The successful learner understands the value of reviewing concepts and ideas, because knowledge is cumulative. So let us take a moment to offer a quick review, before forging ahead in the learning process.
You should understand that these same types of barriers can also present themselves with regard to decision making and problem solving. We do not want to be ridiculed or belittled. The same can be true when attempting to solve a problem or making a decision. If people are giving off negative vibes, we are less likely to be open to communication.
In this article let us consider four more barriers to creativity and strategies to overcome them.
Obstacle #5 – Unwillingness to Challenge the Obvious
Often human foibles have been identified. We do that not because we want to demonstrate how flawed and incompetent humankind might be, but rather to point out some of the most obvious deterrents to a fulfilling life, in which you have command of your mental and emotional assets. Barrier five is just such an example.
All too often, it is natural for humans to be told something is a certain way and accept the statement at face value, never thinking to explore it in greater depth to understand the purpose behind it, or if it is a notion with merit.
For example, in a staff meeting, the teachers were complaining for the hundredth time about the lunch routine and how disorganized it was. Principal F. listened with patience, and when one staff member suggested that the lunch times be staggered – a truly viable idea – Principal F. dismissed it outright, because the idea had come from a junior staff member and was not one he had thought of himself. As the instructional leader, acceptance of the idea might be a poor reflection on him, so no further discussion of the idea was allowed, and anytime it was revisited he continued to reject it.
Moreover, this barrier can be translated to mean that we are often mentally lazy and will "reach for the lowest hanging fruit," or the most obvious answer, instead of exploring options at greater length. The creative person would do just the opposite, starting with letting an idea stew until it had legs, and then massaging it to become an entity unto itself. Overcoming the barrier of challenging the obvious is much like other avoidance techniques. The best way to address it is to be reflective, recognize that this is the path that you continue to take, and acknowledge that it has not served you well.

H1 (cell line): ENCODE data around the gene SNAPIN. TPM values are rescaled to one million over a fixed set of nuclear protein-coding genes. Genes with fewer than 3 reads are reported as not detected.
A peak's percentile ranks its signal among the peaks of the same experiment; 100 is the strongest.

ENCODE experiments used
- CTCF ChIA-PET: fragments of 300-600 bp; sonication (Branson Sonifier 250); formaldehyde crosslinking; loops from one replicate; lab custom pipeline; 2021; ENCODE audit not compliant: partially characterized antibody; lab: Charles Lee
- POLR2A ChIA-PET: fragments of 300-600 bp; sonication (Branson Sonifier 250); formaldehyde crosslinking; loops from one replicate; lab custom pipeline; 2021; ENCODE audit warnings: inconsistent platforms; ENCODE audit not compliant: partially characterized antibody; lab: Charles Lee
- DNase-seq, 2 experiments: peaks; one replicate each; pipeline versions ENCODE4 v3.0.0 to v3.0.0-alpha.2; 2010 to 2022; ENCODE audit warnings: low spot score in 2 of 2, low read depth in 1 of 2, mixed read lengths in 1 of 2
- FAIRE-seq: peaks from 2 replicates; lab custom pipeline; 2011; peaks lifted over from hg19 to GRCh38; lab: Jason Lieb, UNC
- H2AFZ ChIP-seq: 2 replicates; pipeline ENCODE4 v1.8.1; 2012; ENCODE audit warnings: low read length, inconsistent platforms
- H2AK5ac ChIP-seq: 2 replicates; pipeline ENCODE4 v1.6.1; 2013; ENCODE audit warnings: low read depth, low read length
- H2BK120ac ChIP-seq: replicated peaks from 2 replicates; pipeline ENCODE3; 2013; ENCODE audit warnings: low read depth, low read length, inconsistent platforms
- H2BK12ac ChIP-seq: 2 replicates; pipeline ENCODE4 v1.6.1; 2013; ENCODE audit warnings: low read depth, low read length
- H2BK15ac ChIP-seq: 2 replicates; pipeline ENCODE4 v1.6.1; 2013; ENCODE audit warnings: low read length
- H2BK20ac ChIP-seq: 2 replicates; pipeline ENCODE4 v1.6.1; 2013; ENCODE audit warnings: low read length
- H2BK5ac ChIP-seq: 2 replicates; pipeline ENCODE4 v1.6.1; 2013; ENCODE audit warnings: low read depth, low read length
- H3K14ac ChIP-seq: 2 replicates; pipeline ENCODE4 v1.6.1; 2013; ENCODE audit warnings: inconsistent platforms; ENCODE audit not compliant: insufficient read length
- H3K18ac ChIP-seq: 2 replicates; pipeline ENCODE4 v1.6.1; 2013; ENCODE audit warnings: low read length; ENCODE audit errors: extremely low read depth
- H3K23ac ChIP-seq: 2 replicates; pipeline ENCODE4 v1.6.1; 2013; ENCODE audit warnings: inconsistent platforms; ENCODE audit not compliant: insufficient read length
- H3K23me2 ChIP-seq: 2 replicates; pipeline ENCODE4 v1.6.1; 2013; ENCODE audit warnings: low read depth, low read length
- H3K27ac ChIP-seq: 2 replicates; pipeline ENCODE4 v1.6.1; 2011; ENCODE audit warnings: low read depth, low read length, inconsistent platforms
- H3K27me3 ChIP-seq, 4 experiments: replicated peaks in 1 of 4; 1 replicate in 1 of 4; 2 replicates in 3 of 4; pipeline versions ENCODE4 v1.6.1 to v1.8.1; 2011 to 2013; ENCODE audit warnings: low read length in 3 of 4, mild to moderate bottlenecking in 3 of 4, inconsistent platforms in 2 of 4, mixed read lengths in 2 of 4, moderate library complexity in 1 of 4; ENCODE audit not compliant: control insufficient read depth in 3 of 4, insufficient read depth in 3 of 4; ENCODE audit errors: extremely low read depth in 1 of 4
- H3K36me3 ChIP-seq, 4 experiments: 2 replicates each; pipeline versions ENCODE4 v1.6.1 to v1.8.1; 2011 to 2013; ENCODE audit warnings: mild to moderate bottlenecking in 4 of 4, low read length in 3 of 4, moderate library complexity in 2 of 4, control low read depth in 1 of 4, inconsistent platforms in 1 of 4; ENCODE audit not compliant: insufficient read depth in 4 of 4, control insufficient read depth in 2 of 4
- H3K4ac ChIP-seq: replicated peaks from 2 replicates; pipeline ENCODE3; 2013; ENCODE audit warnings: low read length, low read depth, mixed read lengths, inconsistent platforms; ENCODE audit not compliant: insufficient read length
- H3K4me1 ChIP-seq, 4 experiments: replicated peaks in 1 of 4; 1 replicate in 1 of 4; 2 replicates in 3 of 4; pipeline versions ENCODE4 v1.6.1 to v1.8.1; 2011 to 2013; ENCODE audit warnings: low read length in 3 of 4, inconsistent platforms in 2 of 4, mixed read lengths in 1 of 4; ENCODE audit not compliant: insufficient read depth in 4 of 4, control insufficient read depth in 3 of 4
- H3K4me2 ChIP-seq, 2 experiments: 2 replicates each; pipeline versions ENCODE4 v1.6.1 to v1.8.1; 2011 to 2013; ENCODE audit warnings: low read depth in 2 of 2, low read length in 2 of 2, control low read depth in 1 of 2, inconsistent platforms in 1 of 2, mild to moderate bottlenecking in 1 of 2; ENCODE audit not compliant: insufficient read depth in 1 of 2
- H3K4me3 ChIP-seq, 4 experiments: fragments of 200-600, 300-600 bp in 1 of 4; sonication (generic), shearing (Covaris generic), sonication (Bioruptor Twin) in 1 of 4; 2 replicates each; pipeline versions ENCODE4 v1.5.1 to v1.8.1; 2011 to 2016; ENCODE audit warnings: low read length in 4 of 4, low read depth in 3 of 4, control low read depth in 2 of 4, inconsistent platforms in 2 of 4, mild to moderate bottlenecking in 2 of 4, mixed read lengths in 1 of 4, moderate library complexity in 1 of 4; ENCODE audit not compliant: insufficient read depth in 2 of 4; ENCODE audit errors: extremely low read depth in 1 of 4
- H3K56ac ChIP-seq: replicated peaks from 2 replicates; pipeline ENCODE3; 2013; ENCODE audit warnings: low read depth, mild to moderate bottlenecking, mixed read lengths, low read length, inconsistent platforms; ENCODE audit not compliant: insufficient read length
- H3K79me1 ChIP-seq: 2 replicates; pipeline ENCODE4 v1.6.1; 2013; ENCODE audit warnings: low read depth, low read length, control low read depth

Then approach the next idea, and the one after that, with the mindset that you will not go directly to the obvious answer, nor dismiss an idea because it came from someone else and was not your own. Take yourself to task, calmly and deliberately acknowledge that there is often more than one solution to a problem or decision, and that the last one you will consider is the most obvious. Instead, you will think of three different responses – or four – or choose a number to get started with, but make yourself be creative. Once you start recognizing that you always lean toward the easiest solution, you will begin to develop the skill to be more reflective and thoughtful, all part of enhancing creativity.
Obstacle #6 – Fear of Failure
Perhaps this is a barrier we should have addressed first, because nothing is more intimidating than feeling as if you will flat-out fail if you are asked to demonstrate creativity. Who among us is not afraid of making mistakes? This, of , has something to do with being judged by others, but it is also a human emotion that has been ingrained in us since preschool, when making a mistake was called to the attention of the entire class, and the teacher couldn't avoid bringing up that a mistake had been made. The words, "No, that's not correct," to a response you gave when called on for an answer, is as painful to recall today most times as it was at the moment the words were uttered. One of the lessons we seem to carry with us throughout life is that making a mistake is bad.
So, what could possibly be worse than being called upon, by your boss, perhaps, and asked to offer your ideas for a solution? You look around the meeting and are met with a dozen pair of eyes, all thankful they hadn't been asked for their input. Who wouldn't freeze? Who wouldn't be overcome with fear of failure? Has the boss learned how to acknowledge ideas without "grading" them – that's a good idea, that's a bad idea? Indeed, fear of failure is debilitating in many cases.
Overcoming fear as a barrier to creativity – and life – begins with understanding yourself and the world around you much better. It is learning how to respond to a response that may be demeaning, even if said offhandedly. Or it is learning how to couch a creative response in such a way that a critique of such is unacceptable – the onus then becomes on the criticizer and not the creative thinker. In other words, you need to learn to be proactive. Let's consider an example.